British Columbia

'I'm happy to move on': Andrew Weaver expresses no regrets as he takes a step back

Andrew Weaver is stepping down as B.C. Green Party leader after four years in the job where he won re-election, led his party to a record number of seats, and allowed John Horgan to become premier by signing an agreement with the NDP. It was a historic run, but Weaver says he won't miss it.

The Green Party leader is stepping down in January, with his party's future support of the NDP uncertain

Andrew Weaver laughs during his last year-end interview as leader of the B.C. Green Party. (Mike McArthur/CBC)

While many political leaders opt for a bit of pomp, Christmas trees and shots of the B.C. Legislature in their year-end interviews, Andrew Weaver held his in a place he'll be able to spend a little more time in going forward. 

"This is the Penny Farthing pub," he says, sipping a glass of water in his riding's historic watering hole. 

"It's very reminiscent of what Oak Bay is about. It's got the old English feel to it."

Weaver is stepping down as the B.C. Green Party leader on Jan. 6, after four years in the job. In between, he won re-election in Oak Bay-Gordon Head, led his party to a record number of seats and votes in a provincial election and allowed John Horgan to become premier by virtue of signing a confidence and supply agreement with the NDP

Historic stuff. But not something Weaver will miss.

"I have always believed that politics should be viewed as a sense of civic duty and not a career path," he said. "I frankly think eight years is a long time in politics. And I'm happy to move on."

More than the environment

That doesn't mean Weaver doesn't look back at some of his accomplishments with pride. 

"I had personally three private member's bills pass. Those are the first three, at least my understanding is, that an opposition private member's bill was passed in the legislature," he said.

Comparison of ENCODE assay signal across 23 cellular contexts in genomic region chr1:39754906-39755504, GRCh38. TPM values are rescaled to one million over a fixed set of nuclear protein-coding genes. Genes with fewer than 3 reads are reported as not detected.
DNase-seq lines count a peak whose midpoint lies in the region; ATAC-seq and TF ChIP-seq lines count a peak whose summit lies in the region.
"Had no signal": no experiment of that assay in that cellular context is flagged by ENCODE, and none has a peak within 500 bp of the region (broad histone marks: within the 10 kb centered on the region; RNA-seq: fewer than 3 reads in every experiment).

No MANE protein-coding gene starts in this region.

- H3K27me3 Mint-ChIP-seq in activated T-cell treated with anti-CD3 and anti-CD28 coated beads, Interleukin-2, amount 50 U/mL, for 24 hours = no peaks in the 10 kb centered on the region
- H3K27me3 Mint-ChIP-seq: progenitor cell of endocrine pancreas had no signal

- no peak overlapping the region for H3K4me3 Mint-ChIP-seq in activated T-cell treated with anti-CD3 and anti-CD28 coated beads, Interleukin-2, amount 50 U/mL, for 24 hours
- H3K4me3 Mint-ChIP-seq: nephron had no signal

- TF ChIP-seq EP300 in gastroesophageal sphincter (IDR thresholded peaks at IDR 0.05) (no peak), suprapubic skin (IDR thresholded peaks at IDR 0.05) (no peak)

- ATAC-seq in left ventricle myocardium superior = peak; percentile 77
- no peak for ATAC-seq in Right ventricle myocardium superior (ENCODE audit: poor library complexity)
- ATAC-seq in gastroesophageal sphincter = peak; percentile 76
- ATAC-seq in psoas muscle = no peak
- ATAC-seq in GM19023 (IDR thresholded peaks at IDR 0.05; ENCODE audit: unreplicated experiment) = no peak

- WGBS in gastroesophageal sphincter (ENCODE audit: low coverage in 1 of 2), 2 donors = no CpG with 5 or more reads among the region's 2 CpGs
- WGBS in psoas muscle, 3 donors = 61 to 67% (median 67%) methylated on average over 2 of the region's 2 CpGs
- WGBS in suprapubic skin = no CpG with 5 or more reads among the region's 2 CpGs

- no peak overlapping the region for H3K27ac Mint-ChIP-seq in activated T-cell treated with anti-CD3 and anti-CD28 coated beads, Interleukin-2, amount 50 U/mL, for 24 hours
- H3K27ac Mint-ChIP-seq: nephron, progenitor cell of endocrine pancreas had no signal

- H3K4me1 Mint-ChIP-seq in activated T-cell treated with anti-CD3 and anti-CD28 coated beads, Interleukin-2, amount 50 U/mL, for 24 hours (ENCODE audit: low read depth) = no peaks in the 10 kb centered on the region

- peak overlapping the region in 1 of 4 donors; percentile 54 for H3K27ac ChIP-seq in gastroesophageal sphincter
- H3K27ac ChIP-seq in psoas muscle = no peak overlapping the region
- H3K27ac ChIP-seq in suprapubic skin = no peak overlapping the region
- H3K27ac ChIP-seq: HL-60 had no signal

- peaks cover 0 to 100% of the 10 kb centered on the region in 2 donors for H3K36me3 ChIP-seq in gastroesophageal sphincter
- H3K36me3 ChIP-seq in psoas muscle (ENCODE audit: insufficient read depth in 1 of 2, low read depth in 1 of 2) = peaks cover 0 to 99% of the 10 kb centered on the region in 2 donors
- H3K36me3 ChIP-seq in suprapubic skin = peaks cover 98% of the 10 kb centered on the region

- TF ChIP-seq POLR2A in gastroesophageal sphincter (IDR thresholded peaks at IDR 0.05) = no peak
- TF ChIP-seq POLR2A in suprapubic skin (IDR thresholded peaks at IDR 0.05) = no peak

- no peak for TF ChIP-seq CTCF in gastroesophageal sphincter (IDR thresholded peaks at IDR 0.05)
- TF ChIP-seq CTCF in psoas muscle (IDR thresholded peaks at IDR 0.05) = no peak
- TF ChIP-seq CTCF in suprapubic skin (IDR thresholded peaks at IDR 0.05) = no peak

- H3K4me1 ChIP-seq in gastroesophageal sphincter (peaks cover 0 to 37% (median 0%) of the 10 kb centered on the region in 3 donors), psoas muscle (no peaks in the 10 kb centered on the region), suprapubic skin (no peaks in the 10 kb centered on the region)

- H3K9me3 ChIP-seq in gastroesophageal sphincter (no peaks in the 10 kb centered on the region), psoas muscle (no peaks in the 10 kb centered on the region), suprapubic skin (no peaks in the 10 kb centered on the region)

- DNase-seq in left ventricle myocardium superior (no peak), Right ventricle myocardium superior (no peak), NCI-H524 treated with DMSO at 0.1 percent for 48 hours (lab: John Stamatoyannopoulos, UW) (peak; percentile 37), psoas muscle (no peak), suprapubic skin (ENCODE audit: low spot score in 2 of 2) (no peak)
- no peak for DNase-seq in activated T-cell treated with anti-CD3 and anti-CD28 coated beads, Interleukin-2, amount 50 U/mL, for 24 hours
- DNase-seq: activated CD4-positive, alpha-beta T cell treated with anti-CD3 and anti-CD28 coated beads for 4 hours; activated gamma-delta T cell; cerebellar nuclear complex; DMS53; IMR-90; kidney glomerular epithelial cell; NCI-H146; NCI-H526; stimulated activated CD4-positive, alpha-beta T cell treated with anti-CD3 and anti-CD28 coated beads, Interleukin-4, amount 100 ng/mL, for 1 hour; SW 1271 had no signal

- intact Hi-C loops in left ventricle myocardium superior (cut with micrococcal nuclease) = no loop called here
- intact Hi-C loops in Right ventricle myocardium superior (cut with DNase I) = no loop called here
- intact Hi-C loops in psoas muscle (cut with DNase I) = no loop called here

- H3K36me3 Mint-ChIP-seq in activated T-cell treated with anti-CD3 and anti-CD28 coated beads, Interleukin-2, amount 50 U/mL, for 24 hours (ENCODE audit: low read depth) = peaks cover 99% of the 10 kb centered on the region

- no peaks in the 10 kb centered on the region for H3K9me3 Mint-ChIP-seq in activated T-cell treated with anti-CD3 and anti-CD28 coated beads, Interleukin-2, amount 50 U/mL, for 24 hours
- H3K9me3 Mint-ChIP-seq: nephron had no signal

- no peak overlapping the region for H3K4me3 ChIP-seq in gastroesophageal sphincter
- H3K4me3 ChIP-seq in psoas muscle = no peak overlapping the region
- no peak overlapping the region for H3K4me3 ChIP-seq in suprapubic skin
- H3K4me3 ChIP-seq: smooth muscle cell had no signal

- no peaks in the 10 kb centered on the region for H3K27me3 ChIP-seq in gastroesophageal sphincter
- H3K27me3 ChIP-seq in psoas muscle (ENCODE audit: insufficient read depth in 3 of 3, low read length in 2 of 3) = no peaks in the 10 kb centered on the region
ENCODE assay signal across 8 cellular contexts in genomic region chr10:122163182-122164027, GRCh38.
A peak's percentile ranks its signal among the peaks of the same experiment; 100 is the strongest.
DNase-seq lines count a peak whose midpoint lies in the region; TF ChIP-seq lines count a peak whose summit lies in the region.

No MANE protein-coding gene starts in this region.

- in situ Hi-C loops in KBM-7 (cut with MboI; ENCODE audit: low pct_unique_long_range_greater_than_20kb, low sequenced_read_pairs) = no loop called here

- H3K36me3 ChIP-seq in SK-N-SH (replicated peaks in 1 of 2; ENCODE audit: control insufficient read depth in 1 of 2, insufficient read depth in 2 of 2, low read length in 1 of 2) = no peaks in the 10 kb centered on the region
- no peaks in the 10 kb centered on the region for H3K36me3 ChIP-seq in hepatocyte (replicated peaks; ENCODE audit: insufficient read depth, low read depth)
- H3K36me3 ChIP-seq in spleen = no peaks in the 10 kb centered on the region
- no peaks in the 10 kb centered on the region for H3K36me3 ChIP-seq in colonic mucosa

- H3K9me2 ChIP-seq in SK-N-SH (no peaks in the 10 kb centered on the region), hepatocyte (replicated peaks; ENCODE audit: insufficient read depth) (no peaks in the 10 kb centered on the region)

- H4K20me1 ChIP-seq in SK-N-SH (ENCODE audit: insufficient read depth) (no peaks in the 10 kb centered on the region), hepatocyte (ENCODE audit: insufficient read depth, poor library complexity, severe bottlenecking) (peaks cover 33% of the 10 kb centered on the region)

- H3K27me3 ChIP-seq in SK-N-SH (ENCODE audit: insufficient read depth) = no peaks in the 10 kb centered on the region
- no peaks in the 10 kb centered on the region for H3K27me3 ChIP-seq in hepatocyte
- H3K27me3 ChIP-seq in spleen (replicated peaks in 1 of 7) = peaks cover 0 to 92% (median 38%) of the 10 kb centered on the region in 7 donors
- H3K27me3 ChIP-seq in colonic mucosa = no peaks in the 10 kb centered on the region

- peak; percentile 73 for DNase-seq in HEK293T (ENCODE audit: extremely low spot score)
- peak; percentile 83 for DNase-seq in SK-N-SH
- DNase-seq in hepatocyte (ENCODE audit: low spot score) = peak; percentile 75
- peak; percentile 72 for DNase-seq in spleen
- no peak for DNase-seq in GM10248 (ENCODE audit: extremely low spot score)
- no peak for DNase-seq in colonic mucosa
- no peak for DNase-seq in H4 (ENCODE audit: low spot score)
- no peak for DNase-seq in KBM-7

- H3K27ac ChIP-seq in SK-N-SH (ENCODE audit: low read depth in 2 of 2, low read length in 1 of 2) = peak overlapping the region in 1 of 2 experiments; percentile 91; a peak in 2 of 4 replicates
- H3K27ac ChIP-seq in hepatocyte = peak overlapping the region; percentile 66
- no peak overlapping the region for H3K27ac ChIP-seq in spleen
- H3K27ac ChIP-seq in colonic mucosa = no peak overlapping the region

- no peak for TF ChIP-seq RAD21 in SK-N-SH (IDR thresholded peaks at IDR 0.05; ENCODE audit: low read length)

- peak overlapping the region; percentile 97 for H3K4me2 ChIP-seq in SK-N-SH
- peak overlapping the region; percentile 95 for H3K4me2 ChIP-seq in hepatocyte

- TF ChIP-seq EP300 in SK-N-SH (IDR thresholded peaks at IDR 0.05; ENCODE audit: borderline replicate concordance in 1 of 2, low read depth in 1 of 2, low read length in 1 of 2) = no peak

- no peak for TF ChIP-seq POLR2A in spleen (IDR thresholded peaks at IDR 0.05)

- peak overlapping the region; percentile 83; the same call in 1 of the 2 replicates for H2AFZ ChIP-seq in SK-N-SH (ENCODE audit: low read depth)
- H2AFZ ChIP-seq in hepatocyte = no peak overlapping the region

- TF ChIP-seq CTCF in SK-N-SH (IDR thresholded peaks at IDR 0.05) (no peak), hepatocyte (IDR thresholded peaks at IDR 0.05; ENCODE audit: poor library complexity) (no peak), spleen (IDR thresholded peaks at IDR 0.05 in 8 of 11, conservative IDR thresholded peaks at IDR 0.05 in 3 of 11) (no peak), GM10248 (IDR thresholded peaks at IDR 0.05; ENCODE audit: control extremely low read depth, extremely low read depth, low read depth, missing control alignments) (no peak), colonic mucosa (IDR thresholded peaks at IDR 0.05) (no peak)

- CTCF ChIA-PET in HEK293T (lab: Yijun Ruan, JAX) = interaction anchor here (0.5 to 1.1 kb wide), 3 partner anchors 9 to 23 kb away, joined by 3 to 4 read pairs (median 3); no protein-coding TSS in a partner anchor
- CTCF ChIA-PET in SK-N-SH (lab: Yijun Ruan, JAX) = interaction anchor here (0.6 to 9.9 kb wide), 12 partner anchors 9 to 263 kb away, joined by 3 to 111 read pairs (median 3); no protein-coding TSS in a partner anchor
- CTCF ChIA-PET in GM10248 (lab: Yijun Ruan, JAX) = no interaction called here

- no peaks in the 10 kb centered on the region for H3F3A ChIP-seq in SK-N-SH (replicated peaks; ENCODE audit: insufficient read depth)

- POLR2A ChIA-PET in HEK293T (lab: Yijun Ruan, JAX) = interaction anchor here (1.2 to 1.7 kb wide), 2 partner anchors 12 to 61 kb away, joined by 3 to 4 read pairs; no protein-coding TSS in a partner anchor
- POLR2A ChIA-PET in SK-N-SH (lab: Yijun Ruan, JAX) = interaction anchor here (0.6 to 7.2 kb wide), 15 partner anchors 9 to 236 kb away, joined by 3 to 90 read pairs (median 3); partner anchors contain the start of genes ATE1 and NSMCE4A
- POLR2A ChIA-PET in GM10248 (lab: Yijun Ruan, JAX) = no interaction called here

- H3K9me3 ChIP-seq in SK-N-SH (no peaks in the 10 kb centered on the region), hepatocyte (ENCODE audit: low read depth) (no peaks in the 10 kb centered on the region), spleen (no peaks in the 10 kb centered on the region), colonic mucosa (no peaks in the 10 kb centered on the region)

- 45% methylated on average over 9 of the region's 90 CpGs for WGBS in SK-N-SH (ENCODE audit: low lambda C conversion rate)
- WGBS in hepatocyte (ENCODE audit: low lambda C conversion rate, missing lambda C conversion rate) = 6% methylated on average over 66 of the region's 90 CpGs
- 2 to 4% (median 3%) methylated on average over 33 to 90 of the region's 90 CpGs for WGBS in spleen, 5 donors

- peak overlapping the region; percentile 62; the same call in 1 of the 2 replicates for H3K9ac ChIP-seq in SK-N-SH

Those bills:

  • Create a new set of regulations allowing for public "benefit companies" that can put social and environmental goals ahead of profits more easily. 
  • Make Holodomor Memorial Day officially recognized in B.C.
  • Allow tenants to terminate leases in cases of household violence. 

On environmental issues, the party has a mixed bag. While the party opposes both the Site C hydroelectric dam and the development of a liquefied natural gas industry in B.C., both have gone ahead without the party threatening to take down the government. 

"I think LNG is going to end up taking care of itself. I look at what's happening around the world," said Weaver, believing international trends away from the product will make B.C.'s efforts moot. 

But Weaver argues — as he often has — that there's more to the party than just its name.

"We have to tell our story better. People still associate Greens with environmental initiatives, and to some extent that's true," he said.

"What I like to say is the Greens are really focused on triple bottom line accounting: social, environmental and fiscal sustainability, not just one or the other."

The work camp for the Site C hydroelectric dam is pictured in February. (Justin McElroy/CBC)

Future Green-NDP relationship?

In the future, it will be up to someone else to decide what the Greens are focused on. Weaver will stay on as an MLA until the next election, but the party will elect a permanent leader in June 2020, and Adam Olsen will lead the party in the interim.

Weaver said he won't be commenting on or endorsing anyone in the race — "I don't want to influence that" — and doesn't want to speculate on the future of the co-operation between his party and the NDP government.

"That's the challenge for the new leader," he said, though he continued praise Horgan, who he grew closer to over the course of their unique relationship. 

"We have very similar interests, very similar mannerisms," he said.

"Both of us are basically two regular guys who, you know, enjoy darts and pool [and] have very similar values."

As for whether the new leader will feel the same way? It's a question that could have a big impact on how the province is governed, but it's not a question that publicly interests the Green Party leader as he steps aside. 

"I never look back," he said.

"I can leave behind what I leave behind, but I will not take responsibility for what happens thereafter." 

With files from Anita Bathe


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